The United States Geological Survey (USGS) has released a new scientific investigation report. The report looks at groundwater data and airborne electromagnetic (AEM) data withing the Bazile Groundwater Management Area (BGMA).
Nitrate, age tracer, and continuous groundwater-level data were interpreted in conjunction with airborne electromagnetic (AEM) survey data to understand the movement of nitrate within the Bazile Groundwater Management Area (BGMA) in northeastern Nebraska. Previously published age tracer data and nitrate data indicated vertical stratification of groundwater quality. Younger groundwater sampled within shallow parts of the aquifer had higher concentrations of nitrate, with 70 percent exceeding the U.S. Environmental Protection Agency maximum contaminant level of 10 milligrams per liter. In contrast, groundwater sampled from deeper parts of the aquifer indicated that nitrate concentrations were less than 2 milligrams per liter and that groundwater likely recharged prior to widespread use of commercial fertilizer.
The hydrostratigraphic interpretation of AEM profiles indicated that shallow and deep monitoring wells were often screened within the same homogenous zone of aquifer material. In contrast, test-hole logs indicated that there often are fine-grained layers within these homogenous zones that separate the shallow and deep monitoring well screens, but these fine-grained layers are not detected by the AEM technique because of decreased resolution of the AEM technique with depth.
The stratification of groundwater ages and nitrate concentrations likely was caused by groundwater-flow paths of different length, location and time of recharge, and denitrification. Within paleochannels interpreted from AEM and test-hole data, pesticides detected in groundwater generally coincide with elevated nitrate concentrations. Continuous groundwater-level data from four monitoring well nests indicated that groundwater pumping can impose or increase downward hydraulic gradients and facilitate the downward movement of nitrate into deeper parts of the High Plains aquifer. Given the density of irrigation wells within the BGMA, this effect on the hydraulic gradient is likely prevalent in other areas of the BGMA. Understanding seasonal water-level changes can allow water managers to better predict and assess the hydraulic gradient and the vulnerability of groundwater in deeper parts of the High Plains aquifer.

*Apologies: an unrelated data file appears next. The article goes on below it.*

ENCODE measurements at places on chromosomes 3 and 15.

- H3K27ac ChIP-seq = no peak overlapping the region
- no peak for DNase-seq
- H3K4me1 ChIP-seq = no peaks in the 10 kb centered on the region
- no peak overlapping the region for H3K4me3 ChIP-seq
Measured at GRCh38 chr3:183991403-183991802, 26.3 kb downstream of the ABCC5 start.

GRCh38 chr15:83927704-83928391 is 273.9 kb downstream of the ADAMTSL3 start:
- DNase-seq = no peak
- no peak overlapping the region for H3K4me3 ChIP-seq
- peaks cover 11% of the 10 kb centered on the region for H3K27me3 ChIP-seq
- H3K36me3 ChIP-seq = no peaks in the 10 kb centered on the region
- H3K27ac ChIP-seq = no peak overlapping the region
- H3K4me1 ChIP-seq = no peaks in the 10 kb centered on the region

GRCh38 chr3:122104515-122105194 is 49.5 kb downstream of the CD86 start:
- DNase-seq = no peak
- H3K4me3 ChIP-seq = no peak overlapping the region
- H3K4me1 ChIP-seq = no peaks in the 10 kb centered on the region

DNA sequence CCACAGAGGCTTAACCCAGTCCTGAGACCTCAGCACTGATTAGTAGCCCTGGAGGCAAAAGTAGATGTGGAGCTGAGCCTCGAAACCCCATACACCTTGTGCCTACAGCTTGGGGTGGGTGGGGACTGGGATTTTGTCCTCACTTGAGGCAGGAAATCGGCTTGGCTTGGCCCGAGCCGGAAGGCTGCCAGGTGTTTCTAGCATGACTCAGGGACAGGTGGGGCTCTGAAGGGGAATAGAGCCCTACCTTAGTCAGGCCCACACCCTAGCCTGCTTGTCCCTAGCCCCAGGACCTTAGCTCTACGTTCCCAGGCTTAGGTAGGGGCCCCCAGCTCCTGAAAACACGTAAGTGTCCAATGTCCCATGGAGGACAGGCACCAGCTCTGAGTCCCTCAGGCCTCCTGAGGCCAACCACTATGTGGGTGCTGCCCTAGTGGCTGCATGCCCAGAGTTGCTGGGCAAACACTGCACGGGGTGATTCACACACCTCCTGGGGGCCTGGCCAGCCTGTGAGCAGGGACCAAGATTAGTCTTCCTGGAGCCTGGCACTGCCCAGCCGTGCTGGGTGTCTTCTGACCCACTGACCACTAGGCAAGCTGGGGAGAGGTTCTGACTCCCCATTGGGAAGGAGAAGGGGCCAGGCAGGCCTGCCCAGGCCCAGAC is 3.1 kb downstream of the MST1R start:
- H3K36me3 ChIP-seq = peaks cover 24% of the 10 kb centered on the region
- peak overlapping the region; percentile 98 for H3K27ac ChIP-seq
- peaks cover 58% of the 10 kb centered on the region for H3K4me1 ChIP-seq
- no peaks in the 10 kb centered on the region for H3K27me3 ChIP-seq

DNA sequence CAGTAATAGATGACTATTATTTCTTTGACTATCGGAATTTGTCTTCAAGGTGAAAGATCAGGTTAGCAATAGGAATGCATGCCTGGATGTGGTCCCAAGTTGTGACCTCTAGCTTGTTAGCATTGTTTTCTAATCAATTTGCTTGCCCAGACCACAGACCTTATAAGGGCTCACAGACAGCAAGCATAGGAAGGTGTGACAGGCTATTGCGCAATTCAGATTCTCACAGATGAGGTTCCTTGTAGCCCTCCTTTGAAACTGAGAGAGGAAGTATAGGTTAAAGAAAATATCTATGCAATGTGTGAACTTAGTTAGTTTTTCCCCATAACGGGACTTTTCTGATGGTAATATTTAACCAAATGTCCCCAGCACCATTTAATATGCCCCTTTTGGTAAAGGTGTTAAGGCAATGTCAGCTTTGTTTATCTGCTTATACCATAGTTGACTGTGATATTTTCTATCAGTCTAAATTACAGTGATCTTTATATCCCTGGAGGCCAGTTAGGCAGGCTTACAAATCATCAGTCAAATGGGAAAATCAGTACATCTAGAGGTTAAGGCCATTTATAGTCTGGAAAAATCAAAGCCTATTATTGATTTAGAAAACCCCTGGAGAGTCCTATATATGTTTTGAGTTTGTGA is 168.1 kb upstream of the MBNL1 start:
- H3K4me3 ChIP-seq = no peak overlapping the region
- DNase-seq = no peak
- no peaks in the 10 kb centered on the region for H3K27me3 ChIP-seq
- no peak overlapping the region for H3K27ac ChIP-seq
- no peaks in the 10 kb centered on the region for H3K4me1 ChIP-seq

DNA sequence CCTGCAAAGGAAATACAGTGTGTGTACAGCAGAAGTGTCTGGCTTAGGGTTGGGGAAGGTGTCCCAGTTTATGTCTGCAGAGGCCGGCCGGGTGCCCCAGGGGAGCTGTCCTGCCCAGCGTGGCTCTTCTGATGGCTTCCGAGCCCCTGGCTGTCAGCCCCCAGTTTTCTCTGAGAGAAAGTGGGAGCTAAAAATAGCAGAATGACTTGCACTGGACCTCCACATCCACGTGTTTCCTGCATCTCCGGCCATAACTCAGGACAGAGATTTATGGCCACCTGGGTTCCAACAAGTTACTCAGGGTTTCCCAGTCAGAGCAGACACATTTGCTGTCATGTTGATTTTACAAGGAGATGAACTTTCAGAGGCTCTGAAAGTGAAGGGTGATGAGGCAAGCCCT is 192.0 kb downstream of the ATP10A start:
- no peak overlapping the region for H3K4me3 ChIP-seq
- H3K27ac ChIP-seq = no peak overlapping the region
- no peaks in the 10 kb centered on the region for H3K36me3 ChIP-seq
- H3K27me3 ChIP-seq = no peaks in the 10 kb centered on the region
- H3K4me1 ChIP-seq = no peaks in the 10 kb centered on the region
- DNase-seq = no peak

Nitrate, age tracer, and continuous groundwater-level data within the BGMA were interpreted in conjunction with AEM data as a case demonstration of the Nebraska Geocloud. The Nebraska Geocloud was initiated to protect taxpayer investments in AEM data collection and realize maximum benefit of these data by creating a publicly available, online digital database for long-term data storage. The Lower Platte North, Lower Platte South, Papio-Missouri River, Nemaha, Lower Loup, Central Platte, Upper Elkhorn, Lower Elkhorn, Lower Niobrara, and Lewis and Clark Natural Resources Districts; the University of Nebraska-Lincoln Conservation and Survey Division, Nebraska Natural Resources Commission, Nebraska Department of Natural Resources; and the U.S. Geological Survey entered a cooperative agreement to begin a program of data management and research aimed at understanding the best use of AEM for groundwater sustainability and management. Resulting case-study interpretations are provided to guide use of the Nebraska Geocloud to assess water-quality conditions and can be used by water managers and staff to address applicable water resource problems.
Hobza, C.M., and Steele, G.V., 2020, Interpretation of hydrogeologic data to support groundwater management, Bazile Groundwater Management Area, northeast Nebraska, 2019—A case demonstration of the Nebraska Geocloud (ver. 1.1, December 15, 2020): U.S. Geological Survey Scientific Investigations Report 2020–5113, 46 p., https://doi.org/10.3133/sir20205113.
View the whole report here.